A better marriage. 

Maybe you don't see the connection between minimalism and marriage, and I never would have either, but it's there and it's really strong. Since becoming a minimalist, my brain is so uncluttered and clear, which made me a happier person, which has made me a more available wife. Brian can't believe how much more I laugh, how much kinder I am in general, how much more available I am to listen to him, be intimate with him, spend quality time with him. Our bond is stronger and our relationship has improved by leaps and bounds since we purged our stuff. 


I'm able to be a mom who plays. 

I've already harped enough on how my mind is clearer and I am a happier, freer person, but it fits in again here. Because of minimalism I'm free to be the mom who plays with her kids instead of saying "go play". I spend a lot of my time in the yard kicking the soccer ball around, dancing to Taylor Swift in the living room, and playing with tiny toy unicorns. I run a business from home and it doesn't put a dent in the quality of my motherhood because I spend no extra time managing stuff. 

I'm a happier person. 

I just have a lot of joy these days. I don't really know what else to say on this point, except, life is simple and sweet and good, even when we're going through something hard. Because it's intentionally focused on what matters most.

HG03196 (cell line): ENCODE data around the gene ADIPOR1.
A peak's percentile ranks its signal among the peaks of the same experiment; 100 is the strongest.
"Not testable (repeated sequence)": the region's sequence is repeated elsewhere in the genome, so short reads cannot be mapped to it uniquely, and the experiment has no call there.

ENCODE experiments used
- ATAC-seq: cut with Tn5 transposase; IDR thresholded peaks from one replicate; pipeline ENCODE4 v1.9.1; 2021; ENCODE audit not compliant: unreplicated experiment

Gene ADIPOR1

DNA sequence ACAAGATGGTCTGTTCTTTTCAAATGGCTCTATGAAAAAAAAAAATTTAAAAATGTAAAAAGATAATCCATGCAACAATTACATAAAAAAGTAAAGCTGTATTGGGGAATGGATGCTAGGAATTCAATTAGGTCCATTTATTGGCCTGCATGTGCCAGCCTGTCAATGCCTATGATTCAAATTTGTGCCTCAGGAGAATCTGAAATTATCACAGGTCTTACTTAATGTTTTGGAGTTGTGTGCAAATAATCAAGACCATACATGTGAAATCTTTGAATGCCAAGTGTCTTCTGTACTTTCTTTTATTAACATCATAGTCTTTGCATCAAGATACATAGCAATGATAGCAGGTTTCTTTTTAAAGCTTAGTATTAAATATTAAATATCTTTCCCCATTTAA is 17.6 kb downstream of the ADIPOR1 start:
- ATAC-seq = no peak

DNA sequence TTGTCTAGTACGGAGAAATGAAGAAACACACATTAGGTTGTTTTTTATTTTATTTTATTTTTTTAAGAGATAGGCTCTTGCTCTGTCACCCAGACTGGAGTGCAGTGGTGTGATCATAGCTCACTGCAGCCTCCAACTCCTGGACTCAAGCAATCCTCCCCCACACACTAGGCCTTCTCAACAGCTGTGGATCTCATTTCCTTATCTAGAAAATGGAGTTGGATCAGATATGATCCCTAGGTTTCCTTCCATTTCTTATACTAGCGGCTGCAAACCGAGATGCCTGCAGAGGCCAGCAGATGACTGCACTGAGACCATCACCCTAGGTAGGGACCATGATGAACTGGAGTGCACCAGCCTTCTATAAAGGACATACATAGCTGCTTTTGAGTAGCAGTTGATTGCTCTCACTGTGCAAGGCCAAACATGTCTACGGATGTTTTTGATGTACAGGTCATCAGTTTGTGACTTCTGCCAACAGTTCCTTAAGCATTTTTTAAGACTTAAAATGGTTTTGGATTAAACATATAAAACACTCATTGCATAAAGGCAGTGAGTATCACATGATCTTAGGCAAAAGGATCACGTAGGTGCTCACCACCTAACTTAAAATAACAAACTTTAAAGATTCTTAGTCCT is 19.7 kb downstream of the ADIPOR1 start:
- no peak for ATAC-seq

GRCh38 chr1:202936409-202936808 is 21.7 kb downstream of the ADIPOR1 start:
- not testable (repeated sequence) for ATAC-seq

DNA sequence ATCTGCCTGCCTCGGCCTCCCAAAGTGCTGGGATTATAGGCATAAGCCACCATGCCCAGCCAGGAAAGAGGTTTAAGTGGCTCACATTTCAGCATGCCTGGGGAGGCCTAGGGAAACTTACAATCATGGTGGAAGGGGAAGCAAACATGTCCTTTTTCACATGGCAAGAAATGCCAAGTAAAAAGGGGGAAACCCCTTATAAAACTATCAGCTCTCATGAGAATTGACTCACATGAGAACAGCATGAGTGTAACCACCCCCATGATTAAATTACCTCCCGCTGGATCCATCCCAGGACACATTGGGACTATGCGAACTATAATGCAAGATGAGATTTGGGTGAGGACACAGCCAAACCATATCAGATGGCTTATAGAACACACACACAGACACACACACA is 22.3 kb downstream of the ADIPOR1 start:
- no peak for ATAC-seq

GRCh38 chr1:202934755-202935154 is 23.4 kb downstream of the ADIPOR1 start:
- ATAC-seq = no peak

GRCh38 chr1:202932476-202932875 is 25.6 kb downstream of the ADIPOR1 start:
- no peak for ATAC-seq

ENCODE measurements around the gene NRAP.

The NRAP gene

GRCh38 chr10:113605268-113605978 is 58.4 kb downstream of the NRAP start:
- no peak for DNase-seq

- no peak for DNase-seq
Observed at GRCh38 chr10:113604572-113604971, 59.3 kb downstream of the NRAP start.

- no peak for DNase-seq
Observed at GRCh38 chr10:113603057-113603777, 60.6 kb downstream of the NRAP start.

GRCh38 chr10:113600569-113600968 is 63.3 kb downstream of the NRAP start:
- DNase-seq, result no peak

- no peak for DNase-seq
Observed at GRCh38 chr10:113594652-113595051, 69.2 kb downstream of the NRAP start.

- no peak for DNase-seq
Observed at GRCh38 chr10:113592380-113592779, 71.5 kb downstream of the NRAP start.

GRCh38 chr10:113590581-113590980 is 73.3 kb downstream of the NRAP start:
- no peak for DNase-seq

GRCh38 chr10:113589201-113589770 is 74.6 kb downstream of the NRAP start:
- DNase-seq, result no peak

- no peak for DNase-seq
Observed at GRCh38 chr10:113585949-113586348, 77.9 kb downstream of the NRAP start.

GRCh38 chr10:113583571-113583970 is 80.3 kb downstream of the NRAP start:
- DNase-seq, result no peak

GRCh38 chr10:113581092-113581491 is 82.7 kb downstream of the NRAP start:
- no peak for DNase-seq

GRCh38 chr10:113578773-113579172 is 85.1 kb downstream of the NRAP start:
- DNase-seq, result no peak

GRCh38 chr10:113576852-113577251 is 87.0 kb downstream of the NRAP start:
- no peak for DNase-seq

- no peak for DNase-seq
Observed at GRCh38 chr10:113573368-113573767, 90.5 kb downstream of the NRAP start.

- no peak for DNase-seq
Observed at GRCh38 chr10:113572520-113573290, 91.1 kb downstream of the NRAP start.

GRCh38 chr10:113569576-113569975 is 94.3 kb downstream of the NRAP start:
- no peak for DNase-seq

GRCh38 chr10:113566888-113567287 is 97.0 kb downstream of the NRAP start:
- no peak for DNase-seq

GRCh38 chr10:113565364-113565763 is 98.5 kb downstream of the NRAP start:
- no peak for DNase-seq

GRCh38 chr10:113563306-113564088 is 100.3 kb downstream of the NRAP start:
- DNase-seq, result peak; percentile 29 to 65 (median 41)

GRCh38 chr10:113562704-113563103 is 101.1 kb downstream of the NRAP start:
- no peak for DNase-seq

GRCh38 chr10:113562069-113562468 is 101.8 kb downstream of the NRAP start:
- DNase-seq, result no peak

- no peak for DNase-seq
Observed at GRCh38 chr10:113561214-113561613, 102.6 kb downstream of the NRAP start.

Why I Let My Kids Feel the Weight of the World

Written by Allie Casazza

Written by Allie Casazza

We were driving to the store listening to the music of his request, indie rock, as usual. Cage the Elephant played their modern rock ballad about cloudy days and fixing your eyes on the sun, and in the rear-view mirror I saw his face distort to the shape of a true rock star in his element as he bounced his head back and forth. I have always known his love of music was different, and I remembered him in my womb, kicking rhythmically to anything we played loud enough for him to hear.

He interrupted my memories by asking me to turn it down and asked, “Can you be a guitar player when you grow up?” When I answered yes I watched his eyes light up and gaze out the window.

“You can be whatever you want when you grow up, and you should do what makes you feel the most alive, but find a way to change the world with it, because that is your responsibility.”

We pulled into the parking lot as he unbuckled and climbed to the front seat to look at me.

“It’s my responsibility?”

“Yes, bud. The world is your responsibility, and it needs help. It needs someone to change it, and make it kinder and more like Jesus.”

He stared out the window behind me as it sunk it, or at least I was hoping it was.

from my personal  instagram

from my personal instagram


“Actually Mom, I would like to be a train track builder. Can I change the world with that?”

“You can change the world with anything you do. It’s about the person you are and the attitude you have. You can find a way to change the world with anything.”

“What about a motorcycle rider?”

“Yup. A motorcycle rider can change the world too.”